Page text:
The other day I mentioned to my sister, Ryma, that there was an exhibition at the Minneapolis Institute of Art (MIA) that I wished I could see before it closed in early May. Knowing this sister, I should have expected soon to be in a car headed to Minneapolis. I learned at an early age (“Hey, I wonder what it would be like to have hand lotion squirted up your nose?”) not to put an idea into her head unless I was ready to see (feel) it carried through.
So, yesterday, with no reading events scheduled, Ryma, our friend, Becky, and I drove the four hours to the Cities, and took in those gorgeous Diana paintings by Titian (Diana and Actaeon, and Diana and Callisto) that anchored the exhibition:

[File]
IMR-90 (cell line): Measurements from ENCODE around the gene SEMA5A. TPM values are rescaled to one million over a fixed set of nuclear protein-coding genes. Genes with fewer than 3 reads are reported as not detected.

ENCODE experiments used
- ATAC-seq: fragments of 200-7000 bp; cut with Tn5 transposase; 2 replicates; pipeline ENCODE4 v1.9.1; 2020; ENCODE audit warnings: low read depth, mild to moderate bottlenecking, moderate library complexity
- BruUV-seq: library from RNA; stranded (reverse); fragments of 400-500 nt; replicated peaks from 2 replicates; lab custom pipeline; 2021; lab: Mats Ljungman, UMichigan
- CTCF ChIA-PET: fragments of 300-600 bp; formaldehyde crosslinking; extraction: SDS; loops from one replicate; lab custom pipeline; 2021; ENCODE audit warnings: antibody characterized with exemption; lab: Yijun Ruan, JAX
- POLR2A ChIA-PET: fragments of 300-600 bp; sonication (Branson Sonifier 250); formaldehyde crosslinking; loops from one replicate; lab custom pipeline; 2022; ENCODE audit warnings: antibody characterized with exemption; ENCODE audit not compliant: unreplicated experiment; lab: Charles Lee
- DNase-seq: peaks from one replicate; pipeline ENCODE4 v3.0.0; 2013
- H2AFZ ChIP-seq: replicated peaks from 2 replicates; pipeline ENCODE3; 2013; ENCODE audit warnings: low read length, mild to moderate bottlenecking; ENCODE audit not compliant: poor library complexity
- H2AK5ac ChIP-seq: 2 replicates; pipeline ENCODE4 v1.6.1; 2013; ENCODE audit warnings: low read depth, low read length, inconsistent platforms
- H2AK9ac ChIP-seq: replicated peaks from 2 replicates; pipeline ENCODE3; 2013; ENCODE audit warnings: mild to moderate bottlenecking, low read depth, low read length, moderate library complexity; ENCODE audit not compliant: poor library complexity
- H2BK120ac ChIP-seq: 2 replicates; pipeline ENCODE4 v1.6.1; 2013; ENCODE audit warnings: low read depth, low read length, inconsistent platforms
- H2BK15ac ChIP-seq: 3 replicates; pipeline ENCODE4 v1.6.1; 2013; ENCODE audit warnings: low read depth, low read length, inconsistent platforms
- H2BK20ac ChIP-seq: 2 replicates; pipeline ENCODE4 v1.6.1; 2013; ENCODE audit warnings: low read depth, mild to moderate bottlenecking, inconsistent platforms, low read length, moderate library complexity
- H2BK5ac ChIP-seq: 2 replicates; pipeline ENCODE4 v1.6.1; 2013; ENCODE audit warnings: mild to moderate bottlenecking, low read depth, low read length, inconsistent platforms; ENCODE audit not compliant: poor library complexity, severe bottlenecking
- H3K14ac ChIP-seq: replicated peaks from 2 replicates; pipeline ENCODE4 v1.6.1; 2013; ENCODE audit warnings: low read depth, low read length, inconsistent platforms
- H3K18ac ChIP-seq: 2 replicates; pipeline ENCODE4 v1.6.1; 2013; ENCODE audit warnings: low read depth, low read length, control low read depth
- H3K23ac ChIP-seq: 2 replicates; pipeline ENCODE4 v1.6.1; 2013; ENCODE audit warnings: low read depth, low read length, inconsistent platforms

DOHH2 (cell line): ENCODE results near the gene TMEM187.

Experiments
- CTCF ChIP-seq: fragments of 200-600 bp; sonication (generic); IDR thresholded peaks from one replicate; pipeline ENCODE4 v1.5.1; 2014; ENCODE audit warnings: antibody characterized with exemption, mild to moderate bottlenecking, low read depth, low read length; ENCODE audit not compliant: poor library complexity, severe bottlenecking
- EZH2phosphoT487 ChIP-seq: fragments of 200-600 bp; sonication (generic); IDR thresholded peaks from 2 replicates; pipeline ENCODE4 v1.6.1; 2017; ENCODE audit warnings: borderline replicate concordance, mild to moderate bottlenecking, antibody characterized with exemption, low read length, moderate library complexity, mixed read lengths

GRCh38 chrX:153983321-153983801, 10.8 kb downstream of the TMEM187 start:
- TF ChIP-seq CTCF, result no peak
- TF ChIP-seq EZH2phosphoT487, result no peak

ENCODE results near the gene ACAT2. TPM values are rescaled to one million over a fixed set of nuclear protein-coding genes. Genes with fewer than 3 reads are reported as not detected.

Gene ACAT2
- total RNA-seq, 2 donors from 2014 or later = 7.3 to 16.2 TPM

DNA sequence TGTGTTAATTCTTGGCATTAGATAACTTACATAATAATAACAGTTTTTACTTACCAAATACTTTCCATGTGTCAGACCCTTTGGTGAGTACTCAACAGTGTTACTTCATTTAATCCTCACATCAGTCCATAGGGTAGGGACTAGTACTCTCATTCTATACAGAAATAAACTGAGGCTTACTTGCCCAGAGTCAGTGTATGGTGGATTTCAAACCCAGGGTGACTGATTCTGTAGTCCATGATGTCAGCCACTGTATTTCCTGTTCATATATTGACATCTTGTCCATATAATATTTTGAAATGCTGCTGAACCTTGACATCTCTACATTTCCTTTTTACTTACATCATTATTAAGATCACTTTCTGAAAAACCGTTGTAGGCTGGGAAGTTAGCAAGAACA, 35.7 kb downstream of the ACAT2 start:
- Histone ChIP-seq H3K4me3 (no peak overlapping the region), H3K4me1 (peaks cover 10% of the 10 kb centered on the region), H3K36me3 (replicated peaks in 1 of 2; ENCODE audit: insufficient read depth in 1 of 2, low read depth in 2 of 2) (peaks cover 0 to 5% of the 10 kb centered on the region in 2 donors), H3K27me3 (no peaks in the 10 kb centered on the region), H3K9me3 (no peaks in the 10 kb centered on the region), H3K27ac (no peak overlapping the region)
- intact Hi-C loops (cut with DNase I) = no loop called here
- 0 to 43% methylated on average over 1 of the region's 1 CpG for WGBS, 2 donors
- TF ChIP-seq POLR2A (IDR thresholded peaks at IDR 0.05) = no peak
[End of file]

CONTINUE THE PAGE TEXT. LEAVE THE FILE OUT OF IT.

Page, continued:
When we were at the MIA I kept waiting for one of the docents leading groups through the exhibition to ask for some questions about the methods of that interesting artificer, Jupiter, who had disguised himself as the goddess of the hunt (not to mention chastity), Diana, in order to seduce one of her maidenly followers, Callisto. But they weren’t going there in any detail. Titian’s painting doesn’t focus on that seduction either, but rather on the moment of shame and banishment when the real Diana discovers that Callisto is pregnant.